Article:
10. Boot Linux.

This fixes the problem. My text is about as grainy as it was with the higher end NVIDIA based card. At some point tomorrow I may be forced to install the really old MSI card because text looked a lot cleaner.

Companies writing drivers for Windows do, and Windows itself does a lot of cheating when it comes to making text look solid. On the Linux platform few developers take the time to make text look as solid as a green phosphor letter.

You’ve probably guessed one of the books I just started writing; “The Minimum You Need to Know About GnuCOBOL.” What you probably haven’t guessed is where I landed for a COBOL “IDE”

Emacs

Yeah, I didn’t think I would ever install something that heavy again. Well, that heavy excluding the total tonnage of Eclipse.

I’m not certain but Emacs just might be the last place Lisp still exists. I vaguely remember having to write portions of an Algol then a Lisp compiler back when I was working on a masters degree.

I really did try a lot. If I was willing to push a bolder up hill with my nose, I probably could have dug into Anjuta and got it working with the compiler and debugger.

Anjuta old fixed format image
Anjuta old COBOL fixed format

 

Anjuta COBOL new fixed format image
Anjuta COBOL new fixed format

 

Anjuta COBOL free format image
Anjuta COBOL free format

I suspect the reason the 2 lines are in RED is this free format isn’t quite as “free” as others. It most likely wants SELECT and a few other things to start where Area-B would have them when using fixed format.

Summary

While waiting for my next contract to come along I am now writing four different books.

  1. “Dream Recorder”
  2. “Twenty of Two – The Infamous They”
  3. “The Minimum You Need to Know About GnuCOBOL”
  4. “The Minimum You Need to Know About GUI Emacs”

Too many Emacs books focus on just the terminal. Yes, there are hundreds of “free” sites listing 20-30 commands, just enough to really get into trouble. Yes, there are probably a hundred or more Emacs books out there right now. Most focus on Emacs in a terminal or simply add credence to the old mantra

If Emacs had an editor it would be one Hell of an operating system!

Yeah, I’ve heard it, I’ve said it, and I’m living it again.

To those who say “How can you keep all of those books straight?” that’s easy. Work on one until you get tired or lose the spark, then work on another. I’ve done the one-book-for-an-entire-year thing. That was “The Minimum You Need to Know to Be an OpenVMS Application Developer.” It’s really hard to maintain a spark for that long. Taking a few weeks or months off to write about something else that interests you then coming back to an older piece is rejuvenating, or at least it is for me.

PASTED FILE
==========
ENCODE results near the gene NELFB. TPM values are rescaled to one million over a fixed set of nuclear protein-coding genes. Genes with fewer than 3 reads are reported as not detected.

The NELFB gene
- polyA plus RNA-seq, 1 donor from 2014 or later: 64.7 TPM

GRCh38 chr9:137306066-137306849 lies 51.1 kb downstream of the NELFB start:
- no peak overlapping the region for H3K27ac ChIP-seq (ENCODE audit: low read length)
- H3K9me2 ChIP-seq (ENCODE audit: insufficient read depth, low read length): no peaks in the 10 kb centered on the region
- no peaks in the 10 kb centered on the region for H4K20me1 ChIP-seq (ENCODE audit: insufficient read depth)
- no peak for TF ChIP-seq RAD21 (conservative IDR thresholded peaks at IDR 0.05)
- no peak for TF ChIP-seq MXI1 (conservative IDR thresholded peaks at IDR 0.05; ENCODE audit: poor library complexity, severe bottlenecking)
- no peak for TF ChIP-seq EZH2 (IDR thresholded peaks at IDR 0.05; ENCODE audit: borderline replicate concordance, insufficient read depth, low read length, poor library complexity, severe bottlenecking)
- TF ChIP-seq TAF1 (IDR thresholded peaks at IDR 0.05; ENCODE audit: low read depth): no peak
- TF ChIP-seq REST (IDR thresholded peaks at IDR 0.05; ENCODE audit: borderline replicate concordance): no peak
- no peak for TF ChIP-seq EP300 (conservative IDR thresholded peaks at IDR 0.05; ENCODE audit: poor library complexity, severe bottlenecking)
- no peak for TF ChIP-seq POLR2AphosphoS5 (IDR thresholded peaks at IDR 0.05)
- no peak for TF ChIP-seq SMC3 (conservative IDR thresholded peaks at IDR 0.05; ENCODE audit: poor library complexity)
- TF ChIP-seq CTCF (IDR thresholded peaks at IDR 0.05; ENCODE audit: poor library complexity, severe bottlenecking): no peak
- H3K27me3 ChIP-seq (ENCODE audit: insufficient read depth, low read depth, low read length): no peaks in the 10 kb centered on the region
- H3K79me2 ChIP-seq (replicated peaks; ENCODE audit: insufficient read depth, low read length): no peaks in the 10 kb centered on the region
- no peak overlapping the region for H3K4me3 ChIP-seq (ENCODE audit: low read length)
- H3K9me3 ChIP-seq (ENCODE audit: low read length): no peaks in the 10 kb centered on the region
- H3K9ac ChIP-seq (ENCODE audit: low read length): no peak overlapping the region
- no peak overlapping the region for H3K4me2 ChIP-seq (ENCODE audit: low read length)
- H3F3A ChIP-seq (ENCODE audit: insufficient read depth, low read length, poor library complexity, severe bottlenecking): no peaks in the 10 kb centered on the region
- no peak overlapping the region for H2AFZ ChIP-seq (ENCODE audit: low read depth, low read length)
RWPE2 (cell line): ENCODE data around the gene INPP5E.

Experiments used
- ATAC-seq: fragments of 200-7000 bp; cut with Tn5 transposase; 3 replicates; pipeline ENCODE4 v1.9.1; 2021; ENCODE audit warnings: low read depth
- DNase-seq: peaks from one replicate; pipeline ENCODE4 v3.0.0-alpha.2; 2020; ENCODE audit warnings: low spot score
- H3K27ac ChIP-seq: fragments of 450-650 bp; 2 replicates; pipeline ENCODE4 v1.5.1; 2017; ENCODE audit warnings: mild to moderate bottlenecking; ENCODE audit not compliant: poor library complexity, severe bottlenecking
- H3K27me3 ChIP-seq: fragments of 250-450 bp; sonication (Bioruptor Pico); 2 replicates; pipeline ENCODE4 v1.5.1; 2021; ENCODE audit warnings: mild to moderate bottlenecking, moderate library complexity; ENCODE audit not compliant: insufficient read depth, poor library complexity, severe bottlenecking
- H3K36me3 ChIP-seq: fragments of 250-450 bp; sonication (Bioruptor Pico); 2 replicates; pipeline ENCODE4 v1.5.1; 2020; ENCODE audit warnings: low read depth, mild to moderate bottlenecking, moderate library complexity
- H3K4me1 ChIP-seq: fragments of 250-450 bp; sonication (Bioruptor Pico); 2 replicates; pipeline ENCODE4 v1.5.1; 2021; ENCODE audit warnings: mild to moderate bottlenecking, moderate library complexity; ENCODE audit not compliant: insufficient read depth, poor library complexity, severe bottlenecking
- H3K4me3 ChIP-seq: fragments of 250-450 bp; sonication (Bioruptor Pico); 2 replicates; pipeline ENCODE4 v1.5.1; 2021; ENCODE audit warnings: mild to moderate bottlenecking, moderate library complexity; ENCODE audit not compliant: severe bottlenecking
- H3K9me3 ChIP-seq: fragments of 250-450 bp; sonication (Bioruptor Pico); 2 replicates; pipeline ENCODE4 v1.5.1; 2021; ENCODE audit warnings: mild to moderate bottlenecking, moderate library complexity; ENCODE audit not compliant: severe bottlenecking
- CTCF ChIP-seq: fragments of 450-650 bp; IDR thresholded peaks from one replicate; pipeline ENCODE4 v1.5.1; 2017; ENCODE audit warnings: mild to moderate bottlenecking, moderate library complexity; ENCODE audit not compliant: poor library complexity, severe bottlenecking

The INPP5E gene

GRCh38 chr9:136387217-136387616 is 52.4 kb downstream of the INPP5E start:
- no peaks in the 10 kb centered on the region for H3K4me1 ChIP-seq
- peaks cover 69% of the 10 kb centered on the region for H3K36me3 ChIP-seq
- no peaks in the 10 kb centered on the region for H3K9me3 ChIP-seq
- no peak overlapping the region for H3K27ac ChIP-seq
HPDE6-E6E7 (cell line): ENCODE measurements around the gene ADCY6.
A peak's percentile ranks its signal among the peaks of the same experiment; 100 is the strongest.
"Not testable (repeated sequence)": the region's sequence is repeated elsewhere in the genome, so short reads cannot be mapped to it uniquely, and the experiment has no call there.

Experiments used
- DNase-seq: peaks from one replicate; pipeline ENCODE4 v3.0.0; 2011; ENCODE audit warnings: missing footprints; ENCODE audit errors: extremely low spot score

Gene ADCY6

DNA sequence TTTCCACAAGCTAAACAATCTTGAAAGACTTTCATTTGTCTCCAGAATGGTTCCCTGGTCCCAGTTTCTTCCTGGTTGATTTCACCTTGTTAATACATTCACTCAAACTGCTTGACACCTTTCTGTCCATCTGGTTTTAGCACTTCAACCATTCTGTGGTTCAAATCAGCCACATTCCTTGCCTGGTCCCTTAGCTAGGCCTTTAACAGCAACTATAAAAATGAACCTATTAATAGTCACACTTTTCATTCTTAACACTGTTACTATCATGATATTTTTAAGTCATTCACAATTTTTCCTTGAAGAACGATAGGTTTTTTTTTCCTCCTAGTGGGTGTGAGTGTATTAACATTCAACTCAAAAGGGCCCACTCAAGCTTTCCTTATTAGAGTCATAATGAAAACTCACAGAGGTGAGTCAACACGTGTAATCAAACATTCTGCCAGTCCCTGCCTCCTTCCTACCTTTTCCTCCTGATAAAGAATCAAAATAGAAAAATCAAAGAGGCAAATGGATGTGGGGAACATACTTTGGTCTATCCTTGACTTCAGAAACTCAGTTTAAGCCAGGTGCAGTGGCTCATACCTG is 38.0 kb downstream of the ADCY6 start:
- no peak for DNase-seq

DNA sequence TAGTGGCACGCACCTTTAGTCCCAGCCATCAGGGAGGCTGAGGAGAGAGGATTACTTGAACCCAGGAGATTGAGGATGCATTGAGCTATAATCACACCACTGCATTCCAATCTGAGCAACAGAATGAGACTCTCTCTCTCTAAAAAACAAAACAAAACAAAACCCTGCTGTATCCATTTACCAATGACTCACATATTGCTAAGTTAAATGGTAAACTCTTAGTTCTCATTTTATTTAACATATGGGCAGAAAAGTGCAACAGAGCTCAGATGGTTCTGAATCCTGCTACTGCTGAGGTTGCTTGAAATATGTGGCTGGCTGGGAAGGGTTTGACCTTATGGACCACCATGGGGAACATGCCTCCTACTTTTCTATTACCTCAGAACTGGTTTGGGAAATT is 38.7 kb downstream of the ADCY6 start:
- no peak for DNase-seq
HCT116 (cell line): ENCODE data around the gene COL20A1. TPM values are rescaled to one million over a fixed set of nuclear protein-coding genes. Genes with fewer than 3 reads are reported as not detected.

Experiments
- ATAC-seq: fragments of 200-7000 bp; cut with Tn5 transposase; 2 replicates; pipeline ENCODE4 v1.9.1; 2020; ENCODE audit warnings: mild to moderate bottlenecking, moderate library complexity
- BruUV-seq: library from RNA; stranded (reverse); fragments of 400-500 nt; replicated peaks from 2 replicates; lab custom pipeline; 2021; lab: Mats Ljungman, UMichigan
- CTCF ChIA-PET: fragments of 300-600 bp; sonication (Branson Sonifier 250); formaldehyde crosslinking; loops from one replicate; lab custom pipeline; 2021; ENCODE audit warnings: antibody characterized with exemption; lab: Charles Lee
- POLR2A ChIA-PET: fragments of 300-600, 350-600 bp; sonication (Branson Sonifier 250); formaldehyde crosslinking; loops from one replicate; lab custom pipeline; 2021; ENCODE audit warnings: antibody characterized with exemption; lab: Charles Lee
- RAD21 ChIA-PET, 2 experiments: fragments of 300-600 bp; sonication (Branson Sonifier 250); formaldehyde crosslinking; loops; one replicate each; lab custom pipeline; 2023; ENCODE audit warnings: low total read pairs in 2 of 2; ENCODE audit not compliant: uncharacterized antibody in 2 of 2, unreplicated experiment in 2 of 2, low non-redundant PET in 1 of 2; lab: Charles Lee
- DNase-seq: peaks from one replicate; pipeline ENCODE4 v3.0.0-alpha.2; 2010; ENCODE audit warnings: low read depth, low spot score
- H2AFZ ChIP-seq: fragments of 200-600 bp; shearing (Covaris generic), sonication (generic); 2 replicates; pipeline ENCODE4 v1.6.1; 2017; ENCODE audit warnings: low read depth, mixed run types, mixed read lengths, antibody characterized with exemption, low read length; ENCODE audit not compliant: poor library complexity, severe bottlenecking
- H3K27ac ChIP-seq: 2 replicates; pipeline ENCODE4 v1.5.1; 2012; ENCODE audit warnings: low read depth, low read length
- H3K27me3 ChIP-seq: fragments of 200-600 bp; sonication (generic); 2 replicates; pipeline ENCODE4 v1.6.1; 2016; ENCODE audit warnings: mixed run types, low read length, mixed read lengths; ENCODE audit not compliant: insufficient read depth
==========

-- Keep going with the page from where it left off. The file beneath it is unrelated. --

OpenSUSE Leap 15.1

At some point I will learn to not get into conversations with people who are either new to programming or have done only one thing all of their lives. One such person suggested I should use OpenSUSE Leap for my Linux desktop. What they knew not was that I used to use SuSE Linux back when we only had dial-up Internet and the entire distro came shipped on a box of CDs. The one thing I really hated, which was far too common, was RPM Hell. This is where a package or update failed to apply leaving the your package management so broken you could neither install anything else nor back out the broken install.

For those who are not familiar with Linux, there are many different software packaging utilities/types.  The two primary are RPM (used by RedHat, Fedora, SuSE, and others) and DEB (created by Debian, used by Ubuntu and many many others.) A .DEB is basically just a zip file with some additional artifacts. I don’t care to look inside of an RPM. At some point I might have to make one, but today we are not at that point.

As you can imagine, getting hundreds of megs of updates over dial-up caused RPM Hell with alarming regularity.

The Desktops

Back in the day SuSE installed all supported desktops, KDE, Gnome, etc. This meant most everything was actually tested under all of the desktops. In fact you could change your desktop during login using KDE this time and Gnome the next. That was a massive improvement over Ubuntu which has separate distributions for each but only one repo. If you are running Gnome and install something from KDE like an editor or some utility, it was quite possible your desktop wouldn’t work right again. The same was true going the other way. SuSE didn’t have that problem which is why I put up with RPM Hell and yast for so long. It was nice knowing things not only could, but would, work together.

Yast

There are some who praise yast. Honestly I think it is only the handful of people who develop it. Conceptually, having a central place to look for all system settings and configuration isn’t a bad idea, where it failed was the implementation. To start with not everything is in yast. To really hose you, searching for what you want in the start menu doesn’t always identify the portion of yast you need.